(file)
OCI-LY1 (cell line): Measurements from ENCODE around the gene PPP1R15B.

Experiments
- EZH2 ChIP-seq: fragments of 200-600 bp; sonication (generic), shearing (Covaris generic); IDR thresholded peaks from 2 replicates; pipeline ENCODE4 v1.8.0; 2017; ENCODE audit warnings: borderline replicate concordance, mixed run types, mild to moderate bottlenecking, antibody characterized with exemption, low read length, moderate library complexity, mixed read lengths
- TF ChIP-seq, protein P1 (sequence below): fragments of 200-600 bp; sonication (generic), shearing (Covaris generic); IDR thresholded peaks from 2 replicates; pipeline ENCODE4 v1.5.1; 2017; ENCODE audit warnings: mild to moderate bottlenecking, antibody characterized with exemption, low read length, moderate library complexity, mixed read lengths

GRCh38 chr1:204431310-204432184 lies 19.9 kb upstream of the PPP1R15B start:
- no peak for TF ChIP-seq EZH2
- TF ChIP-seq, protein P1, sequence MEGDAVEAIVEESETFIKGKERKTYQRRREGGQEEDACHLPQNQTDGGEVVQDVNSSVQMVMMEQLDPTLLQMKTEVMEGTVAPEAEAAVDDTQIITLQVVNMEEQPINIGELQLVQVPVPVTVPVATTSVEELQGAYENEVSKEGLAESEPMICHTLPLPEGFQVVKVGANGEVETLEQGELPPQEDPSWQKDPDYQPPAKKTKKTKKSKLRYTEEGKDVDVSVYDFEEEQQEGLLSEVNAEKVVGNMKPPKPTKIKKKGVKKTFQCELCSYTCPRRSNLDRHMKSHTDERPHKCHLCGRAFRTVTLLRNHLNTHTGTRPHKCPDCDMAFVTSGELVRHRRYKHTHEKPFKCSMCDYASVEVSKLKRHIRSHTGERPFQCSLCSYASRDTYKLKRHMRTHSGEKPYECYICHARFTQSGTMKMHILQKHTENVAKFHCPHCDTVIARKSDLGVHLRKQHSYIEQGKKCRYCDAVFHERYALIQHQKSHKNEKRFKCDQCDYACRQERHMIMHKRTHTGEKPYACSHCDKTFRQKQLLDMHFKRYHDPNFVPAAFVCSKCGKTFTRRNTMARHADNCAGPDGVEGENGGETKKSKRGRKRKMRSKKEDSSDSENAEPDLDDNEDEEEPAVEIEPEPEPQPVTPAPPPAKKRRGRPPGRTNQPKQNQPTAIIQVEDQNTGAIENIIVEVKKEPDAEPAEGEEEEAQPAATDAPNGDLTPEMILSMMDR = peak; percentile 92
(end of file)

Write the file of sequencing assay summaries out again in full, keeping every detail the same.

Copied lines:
OCI-LY1 (cell line): Measurements from ENCODE around the gene PPP1R15B.

Experiments
- EZH2 ChIP-seq: fragments of 200-600 bp; sonication (generic), shearing (Covaris generic); IDR thresholded peaks from 2 replicates; pipeline ENCODE4 v1.8.0; 2017; ENCODE audit warnings: borderline replicate concordance, mixed run types, mild to moderate bottlenecking, antibody characterized with exemption, low read length, moderate library complexity, mixed read lengths
- TF ChIP-seq, protein P1 (sequence below): fragments of 200-600 bp; sonication (generic), shearing (Covaris generic); IDR thresholded peaks from 2 replicates; pipeline ENCODE4 v1.5.1; 2017; ENCODE audit warnings: mild to moderate bottlenecking, antibody characterized with exemption, low read length, moderate library complexity, mixed read lengths

GRCh38 chr1:204431310-204432184 lies 19.9 kb upstream of the PPP1R15B start:
- no peak for TF ChIP-seq EZH2
- TF ChIP-seq, protein P1, sequence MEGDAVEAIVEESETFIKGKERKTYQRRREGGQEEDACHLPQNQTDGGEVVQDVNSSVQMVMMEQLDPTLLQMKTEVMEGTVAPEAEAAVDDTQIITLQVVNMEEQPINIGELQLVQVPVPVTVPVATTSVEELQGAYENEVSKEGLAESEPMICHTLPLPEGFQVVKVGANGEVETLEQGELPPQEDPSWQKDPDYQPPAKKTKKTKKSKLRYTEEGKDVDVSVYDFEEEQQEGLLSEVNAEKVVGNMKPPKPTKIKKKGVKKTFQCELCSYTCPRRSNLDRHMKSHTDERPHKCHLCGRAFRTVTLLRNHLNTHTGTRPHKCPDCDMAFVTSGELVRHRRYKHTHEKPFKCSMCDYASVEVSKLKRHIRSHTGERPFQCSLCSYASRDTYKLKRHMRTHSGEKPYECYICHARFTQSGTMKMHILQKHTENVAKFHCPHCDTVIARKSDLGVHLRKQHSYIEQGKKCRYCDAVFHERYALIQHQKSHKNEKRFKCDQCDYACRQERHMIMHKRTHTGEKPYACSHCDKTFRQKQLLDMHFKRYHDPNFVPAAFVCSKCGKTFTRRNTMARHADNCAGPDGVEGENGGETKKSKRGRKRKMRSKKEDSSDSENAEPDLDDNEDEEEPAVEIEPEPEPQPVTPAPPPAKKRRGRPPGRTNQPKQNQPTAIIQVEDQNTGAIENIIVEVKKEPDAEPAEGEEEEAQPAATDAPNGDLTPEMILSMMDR = peak; percentile 92